Way to go, Rich.

---Finally, there's this from Rudy Martzke, whose job as I understand it is to get paid by USA Today to watch television. File it under "Improbable Quotes":

Said NBA Commissioner David Stern: "I don't know if Billy [Packer] knows rap from hip-hop.

As a two-fer, here's our "Corporate Shill of the Week" (no, not Bill Ladson):

Greg Hughes, Turner senior vice president, said, "The [NBA all-star] game continues to be a beacon of must-see events on TNT."

The game scored a whopping 4.9 rating, by the way. A poker game between Judging Amy, Jerry Orbach (RIP), Detective Sipowicz's bare ass, and Marv Albert's defense attorney might come close to that.

I haven't seen such a comical use of the word "beacon" since "Sneakers".

Well, this was a bit longer than I expected . . .

Thursday, February 24, 2005

Every day's been darkness since you been gone

In Montreal, baseball's doors are closed

And they're a little peeved. For instance:

Longtime Expos season ticket-holder Albert Saragosi will go to spring training as usual this year, but won't go near Melbourne, Fla. That is now the training site of the Washington Nationals - the team that used to be the Expos - but Saragosi is looking for a new club to root for. "I'm making a point of not even going there," said the Montreal businessman who followed the Expos from their inception as an expansion team in 1969. "I don't like what baseball did to Montreal."

As Holly Generro McClane's secretary observed in Die Hard, "That man looks really pissed."

Or check out a host at Montreal's sports talk radio station:

"We'll have baseball, but over my dead body will there be Washington Nationals games," he said. "The same people who did their best to put the final nail in the Expos' coffin are still there. "Why root for them? They're not the Expos."

Now, as a passionate and persuasive JMadisonIV replied at the Ballpark Guys forum, when you tuned into a Montreal radio station, you got a lot of "They're not the Expos" too, so what does it matter? Or, more broadly, people had stopped coming to their games, so what's the big de . . . aw, we've been over this ground before, right?

Well, yeah, I guess we have in one forum or another. So I'll limit my comments to a simple run-on sentence:

Baseball moving was inevitable be glad it was to DC but don't expect Montreal fans not to be bitter remember 1971 after all and I really hope that baseball builds itself back up there maybe in the minors for a while there's just so much history there and there are still great fans some were loyal to the end and many more got tired of being jerked around but they're come around if baseball wouldn't jerk them around so have patience with our brothers and sisters in Montreal.

Especially now; the Canadiens (the Canadiens!!) have just let off some of their employees, after all. It's not a good time there, sports-wise.

---Totally unrelated endnote: We've got a new highly-recommended blog! Today it's SethSpeaks, which looks to be a Twins/general Minnesota sports/entertainment site. I first discovered Seth's site by happening upon his NL East hitters preview, which is a part of his "Fantasy Perspective" series. So, for you fantasy players out there (I'm a benevolently neglectful player myself; I draft well and then forget about my teams by early May, if that), it looks like Seth will be a nice resource.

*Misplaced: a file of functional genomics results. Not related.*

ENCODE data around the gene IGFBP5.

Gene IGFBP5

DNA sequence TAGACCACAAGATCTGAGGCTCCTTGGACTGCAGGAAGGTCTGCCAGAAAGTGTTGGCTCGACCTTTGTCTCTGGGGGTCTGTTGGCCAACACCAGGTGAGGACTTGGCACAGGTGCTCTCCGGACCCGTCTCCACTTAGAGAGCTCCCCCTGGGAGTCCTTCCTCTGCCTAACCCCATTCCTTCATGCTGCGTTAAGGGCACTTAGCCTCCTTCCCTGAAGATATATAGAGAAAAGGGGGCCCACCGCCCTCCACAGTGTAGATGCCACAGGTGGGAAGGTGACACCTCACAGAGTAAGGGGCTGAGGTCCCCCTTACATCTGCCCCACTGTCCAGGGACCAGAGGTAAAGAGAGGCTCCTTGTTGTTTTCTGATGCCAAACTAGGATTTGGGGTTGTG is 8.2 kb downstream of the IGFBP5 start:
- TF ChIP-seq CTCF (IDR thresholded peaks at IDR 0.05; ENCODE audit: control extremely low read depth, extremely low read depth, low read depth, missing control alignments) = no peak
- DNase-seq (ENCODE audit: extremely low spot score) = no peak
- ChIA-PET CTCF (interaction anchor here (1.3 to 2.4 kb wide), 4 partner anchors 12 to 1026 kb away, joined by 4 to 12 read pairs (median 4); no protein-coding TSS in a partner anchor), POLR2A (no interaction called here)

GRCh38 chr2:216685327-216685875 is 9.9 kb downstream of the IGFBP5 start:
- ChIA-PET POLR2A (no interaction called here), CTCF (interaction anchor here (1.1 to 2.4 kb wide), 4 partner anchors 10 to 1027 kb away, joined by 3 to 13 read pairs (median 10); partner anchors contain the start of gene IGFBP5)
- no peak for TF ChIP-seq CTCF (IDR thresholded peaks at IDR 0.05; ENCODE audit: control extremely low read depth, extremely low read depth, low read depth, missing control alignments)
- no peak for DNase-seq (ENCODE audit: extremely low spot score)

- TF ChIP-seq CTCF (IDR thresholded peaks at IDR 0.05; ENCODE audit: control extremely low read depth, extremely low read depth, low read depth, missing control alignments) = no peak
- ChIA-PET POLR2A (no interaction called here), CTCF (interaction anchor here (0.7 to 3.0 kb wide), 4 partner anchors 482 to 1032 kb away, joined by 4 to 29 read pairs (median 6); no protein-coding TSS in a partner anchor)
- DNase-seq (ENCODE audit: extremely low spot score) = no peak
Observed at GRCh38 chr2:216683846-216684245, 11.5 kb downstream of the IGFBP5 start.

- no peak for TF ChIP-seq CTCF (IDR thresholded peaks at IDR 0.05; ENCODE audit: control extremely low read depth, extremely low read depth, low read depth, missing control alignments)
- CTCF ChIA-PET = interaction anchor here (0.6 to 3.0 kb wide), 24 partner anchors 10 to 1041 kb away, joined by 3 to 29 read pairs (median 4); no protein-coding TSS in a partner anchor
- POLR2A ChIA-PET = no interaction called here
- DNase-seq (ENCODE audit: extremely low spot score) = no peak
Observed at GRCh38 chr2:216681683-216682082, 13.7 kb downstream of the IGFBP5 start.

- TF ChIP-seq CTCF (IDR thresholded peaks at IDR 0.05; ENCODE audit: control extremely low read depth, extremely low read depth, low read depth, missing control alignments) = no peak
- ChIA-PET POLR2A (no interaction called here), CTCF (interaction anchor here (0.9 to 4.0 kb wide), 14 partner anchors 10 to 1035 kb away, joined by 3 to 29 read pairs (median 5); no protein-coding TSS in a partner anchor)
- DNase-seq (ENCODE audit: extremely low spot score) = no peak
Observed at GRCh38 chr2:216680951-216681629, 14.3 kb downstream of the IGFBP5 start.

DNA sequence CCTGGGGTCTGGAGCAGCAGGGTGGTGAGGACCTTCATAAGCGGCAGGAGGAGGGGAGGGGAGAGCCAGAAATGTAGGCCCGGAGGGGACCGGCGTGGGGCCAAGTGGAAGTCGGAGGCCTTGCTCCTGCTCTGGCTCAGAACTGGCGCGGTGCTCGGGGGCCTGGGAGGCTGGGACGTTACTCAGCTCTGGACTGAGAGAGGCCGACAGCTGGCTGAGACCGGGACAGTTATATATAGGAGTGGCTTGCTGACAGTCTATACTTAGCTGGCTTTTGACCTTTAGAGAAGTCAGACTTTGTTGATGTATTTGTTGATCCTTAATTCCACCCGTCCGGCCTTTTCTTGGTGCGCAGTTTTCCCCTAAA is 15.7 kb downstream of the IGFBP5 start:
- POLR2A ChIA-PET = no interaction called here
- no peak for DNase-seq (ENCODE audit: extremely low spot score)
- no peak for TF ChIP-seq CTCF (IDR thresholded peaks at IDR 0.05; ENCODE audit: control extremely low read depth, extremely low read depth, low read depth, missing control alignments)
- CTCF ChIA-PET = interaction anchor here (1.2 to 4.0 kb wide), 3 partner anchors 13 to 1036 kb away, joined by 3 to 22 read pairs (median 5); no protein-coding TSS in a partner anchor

So too, by the way, is The Baseball Savant, whose site by happy coincidence I recommended a few weeks ago; the Savant is now writing for the aptly-named, by the way.

Well, since I'm here now----here's some quick links:

---Barry Svrluga-Nationals Journal update: Well, I'm still kinda worn out from absorbing yesterday's entries, what with the excitement attendant with a Charlie Gibson sighting. I'll narrow it down to one tidbit: Jim Bowden loves nylon warmup suits. I know, it's shocking.

---Eric at Offwing Opinion discusses the duty a commissioner owes as a steward of a league. I'm not much of an NHL (what?) fan, but I'll confess I read Eric's thoughts (and linked to many of the other hockey bloggers) during the run-up to the blow-up of the hockey season. I felt for them, you know.

---Ryan ain't buying any puffiness toward Bowden. Go ahead, make his day.

---District of Baseball spotted an all-time caption blunder this morning. Florida Today has fixed the picture now, but Eucalyptus managed to preserve it for posterity. Frank Robinson looks surprisingly appealing for an almost 70 year-old man.

Newsflash: Armas to start opener!!!

Well, okay---it's the spring opener

"LIVAN!" is still slated for the real one. (Was that right?)

Other notes from the article:

---Carlos Baerga, Vanquisher of Prospects the World Wide, showed up in Viera yesterday. The article noted that Baerga works out with several big leaguers, including Juan Gonzalez. It's Steroids Day at Nationals Inquirer!

---The cryptic "Charlie Gibson in uniform" blog entries from Barry "Hoops Dreams" Svrluga now have context. A native Washingtonian and Senators fan from long ago, Gibson was participated in a personal baseball fantasy camp with the Nats. Must be nice. On the other hand, the article amusingly notes that he "had problems hitting the baseball." A very curteous description by Mr. Ladson, I'd suspect.

---Joey Eischen has "lost 10 pounds in the last three days." Diagnosis: puking his guts out. Also, Francis Beltran has "a slight elbow sprain." Kiss of death.

---Chad Cordero laid down his Juan Hancock for 2005.

Some stuff concerning Sledge . . .